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In the United States, much is made of accepting minorities and “exotic” cultures, but The Way We Do It In Japan reverses this scenario by dropping a little American boy, Gregory, and his mixed family (Jane from Kansas and Hidiaki from Japan) in the middle of Tokyo.
Gregory learns to do things “the way we do it in Japan” when it comes to bathing, sleeping, and speaking Japanese. But at school he finds that his peanut butter sandwich is “the wrong kind of lunch” as everyone else has rice, fish and fermented soybeans. The next day, however, the cafeteria makes peanut butter and jelly sandwiches for everybody to make him feel included. In real life, however, while this may very well happen in Japan, school cafeterias in the U.S. are unlikely to all of a sudden serve fish and fermented soybeans to show their acceptance of Japanese students. So is the message here that foreign countries will always whole-heartedly embrace Americans?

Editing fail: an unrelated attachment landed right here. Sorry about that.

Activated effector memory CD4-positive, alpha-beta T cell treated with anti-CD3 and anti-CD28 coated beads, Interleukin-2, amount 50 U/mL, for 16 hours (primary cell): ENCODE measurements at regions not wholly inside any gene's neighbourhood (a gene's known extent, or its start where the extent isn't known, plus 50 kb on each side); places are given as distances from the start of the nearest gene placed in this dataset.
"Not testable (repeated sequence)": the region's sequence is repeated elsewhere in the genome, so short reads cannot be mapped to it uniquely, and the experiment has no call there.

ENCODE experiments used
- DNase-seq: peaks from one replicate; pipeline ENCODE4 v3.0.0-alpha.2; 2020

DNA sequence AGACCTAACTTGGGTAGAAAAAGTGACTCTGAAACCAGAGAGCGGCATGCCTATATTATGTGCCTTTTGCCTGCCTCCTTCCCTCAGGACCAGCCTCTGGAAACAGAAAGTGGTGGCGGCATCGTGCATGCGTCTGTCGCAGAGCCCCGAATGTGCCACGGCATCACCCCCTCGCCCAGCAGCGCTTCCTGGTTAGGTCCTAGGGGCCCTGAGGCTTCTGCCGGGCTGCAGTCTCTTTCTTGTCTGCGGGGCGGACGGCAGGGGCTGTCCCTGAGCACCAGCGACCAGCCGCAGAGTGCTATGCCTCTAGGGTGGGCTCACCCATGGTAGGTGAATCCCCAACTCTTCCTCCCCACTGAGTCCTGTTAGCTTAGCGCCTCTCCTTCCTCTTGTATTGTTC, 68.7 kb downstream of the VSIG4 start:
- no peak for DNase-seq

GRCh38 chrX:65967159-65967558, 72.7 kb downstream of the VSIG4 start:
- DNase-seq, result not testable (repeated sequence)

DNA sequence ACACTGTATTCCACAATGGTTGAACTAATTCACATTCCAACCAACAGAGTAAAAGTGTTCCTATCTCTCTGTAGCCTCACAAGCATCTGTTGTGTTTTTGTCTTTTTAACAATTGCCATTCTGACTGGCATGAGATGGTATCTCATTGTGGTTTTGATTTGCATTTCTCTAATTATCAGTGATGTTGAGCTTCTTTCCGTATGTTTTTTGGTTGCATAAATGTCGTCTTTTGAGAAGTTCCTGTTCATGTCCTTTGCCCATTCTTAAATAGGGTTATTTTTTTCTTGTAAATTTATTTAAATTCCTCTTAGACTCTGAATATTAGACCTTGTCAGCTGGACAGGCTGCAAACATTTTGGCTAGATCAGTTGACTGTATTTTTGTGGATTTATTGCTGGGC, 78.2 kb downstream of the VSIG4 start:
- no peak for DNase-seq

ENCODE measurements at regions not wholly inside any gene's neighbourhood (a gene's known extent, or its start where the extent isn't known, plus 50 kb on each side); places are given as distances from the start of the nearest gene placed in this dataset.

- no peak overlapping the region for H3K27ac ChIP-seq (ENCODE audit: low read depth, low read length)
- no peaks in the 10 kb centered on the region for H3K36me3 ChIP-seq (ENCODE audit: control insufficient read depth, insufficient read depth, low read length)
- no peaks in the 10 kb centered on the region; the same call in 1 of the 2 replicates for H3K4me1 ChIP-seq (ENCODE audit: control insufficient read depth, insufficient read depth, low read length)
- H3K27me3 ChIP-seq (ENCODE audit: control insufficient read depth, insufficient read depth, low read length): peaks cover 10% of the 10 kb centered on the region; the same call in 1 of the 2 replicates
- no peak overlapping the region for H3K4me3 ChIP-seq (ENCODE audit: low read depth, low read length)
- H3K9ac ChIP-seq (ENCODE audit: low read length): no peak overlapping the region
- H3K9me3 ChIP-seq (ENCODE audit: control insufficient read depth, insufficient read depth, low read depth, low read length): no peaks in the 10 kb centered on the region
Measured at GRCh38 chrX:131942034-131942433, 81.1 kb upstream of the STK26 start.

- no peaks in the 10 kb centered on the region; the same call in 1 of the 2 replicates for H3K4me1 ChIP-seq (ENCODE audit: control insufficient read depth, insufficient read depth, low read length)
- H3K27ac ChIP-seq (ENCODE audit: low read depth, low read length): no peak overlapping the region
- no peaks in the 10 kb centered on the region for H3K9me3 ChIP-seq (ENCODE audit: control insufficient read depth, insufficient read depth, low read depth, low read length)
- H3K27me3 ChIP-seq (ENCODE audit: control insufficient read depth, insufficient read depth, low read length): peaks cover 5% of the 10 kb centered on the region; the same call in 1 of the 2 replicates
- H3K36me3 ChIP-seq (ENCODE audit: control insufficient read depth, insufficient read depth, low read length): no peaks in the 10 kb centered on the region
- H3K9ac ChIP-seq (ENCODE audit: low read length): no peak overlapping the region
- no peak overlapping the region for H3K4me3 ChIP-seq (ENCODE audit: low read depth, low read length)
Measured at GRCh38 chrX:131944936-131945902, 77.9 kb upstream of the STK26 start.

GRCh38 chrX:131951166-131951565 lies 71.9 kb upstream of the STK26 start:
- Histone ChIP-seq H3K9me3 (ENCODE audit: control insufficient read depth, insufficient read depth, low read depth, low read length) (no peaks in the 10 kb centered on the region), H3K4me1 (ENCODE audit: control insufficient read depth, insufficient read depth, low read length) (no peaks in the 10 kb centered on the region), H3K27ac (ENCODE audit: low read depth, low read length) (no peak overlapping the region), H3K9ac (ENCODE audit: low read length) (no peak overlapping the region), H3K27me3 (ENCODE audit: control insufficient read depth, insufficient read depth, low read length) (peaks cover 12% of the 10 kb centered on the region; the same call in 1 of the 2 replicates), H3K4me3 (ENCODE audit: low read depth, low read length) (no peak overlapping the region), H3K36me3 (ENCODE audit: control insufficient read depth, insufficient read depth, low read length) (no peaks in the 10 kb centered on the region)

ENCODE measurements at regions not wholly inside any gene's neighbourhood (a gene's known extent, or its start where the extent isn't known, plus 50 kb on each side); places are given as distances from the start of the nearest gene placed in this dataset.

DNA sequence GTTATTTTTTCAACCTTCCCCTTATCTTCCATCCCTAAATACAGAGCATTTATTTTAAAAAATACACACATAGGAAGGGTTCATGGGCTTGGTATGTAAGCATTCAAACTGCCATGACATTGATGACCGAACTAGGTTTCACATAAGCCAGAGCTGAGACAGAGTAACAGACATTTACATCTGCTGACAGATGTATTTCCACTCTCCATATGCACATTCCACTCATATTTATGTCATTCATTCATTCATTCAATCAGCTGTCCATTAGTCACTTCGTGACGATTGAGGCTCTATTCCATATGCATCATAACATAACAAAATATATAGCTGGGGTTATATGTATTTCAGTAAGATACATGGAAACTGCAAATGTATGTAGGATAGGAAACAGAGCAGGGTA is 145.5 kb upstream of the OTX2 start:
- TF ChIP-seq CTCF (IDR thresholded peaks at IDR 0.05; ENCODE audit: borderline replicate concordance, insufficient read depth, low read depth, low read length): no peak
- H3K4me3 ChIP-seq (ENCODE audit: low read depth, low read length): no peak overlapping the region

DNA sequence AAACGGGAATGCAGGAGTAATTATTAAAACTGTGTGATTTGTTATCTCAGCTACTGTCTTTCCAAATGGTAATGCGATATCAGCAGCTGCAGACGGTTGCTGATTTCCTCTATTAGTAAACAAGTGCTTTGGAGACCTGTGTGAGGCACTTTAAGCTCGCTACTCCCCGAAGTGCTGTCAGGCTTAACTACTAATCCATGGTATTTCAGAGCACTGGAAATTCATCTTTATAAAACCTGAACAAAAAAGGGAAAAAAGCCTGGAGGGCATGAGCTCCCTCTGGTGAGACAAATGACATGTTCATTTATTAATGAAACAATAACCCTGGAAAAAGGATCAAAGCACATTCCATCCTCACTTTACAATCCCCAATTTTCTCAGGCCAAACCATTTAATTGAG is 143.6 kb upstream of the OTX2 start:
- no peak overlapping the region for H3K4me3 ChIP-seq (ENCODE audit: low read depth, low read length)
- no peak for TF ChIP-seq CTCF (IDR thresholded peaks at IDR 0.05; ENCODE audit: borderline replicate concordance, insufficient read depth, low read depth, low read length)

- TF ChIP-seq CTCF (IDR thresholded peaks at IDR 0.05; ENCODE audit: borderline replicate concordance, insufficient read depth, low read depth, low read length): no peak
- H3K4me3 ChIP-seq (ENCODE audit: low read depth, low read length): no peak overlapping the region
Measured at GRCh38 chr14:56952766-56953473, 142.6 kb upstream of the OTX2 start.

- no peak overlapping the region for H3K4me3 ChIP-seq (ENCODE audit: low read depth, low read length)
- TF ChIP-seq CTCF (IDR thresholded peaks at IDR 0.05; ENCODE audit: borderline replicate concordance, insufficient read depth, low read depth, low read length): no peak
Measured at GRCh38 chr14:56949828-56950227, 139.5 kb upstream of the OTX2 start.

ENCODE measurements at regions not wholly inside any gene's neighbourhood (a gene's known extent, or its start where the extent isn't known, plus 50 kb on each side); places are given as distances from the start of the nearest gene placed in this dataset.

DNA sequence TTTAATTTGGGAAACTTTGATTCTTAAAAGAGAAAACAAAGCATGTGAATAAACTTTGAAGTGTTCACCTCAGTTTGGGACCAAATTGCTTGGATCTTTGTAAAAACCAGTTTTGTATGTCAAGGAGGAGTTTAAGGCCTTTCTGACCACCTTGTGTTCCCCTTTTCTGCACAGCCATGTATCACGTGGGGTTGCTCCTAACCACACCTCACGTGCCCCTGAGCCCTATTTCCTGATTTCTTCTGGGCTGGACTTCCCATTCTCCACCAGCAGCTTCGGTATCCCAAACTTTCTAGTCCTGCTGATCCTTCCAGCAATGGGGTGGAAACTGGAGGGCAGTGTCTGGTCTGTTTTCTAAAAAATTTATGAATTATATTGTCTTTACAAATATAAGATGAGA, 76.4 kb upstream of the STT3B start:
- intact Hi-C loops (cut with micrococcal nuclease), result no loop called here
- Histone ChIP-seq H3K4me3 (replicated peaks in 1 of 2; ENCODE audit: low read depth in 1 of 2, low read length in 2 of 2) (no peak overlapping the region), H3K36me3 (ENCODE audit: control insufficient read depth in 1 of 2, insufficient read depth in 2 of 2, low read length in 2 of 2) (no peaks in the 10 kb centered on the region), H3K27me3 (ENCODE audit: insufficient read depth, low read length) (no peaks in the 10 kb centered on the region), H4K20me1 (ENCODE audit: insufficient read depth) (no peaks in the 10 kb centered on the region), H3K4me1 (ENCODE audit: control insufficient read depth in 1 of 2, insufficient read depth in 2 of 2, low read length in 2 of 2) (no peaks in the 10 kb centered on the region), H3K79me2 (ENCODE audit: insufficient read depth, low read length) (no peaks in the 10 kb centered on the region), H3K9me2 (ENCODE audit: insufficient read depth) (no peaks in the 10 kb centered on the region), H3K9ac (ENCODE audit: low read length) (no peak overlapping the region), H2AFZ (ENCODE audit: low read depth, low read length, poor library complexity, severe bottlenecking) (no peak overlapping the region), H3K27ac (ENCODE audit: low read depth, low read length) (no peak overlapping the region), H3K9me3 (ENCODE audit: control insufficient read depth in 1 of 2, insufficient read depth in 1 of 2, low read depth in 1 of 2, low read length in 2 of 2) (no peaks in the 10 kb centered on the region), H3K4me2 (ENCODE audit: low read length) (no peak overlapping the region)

The illustrations that accompany this thought-provoking story are feature exaggerated facial features, and the father’s shifty-looking facial expressions can be particularly distracting. Despite that and the debatable lesson, this book still presents a positive model of cultural acceptance, and also teaches some Japanese terms, pronunciation, and culture.
Recommended: 4-9 years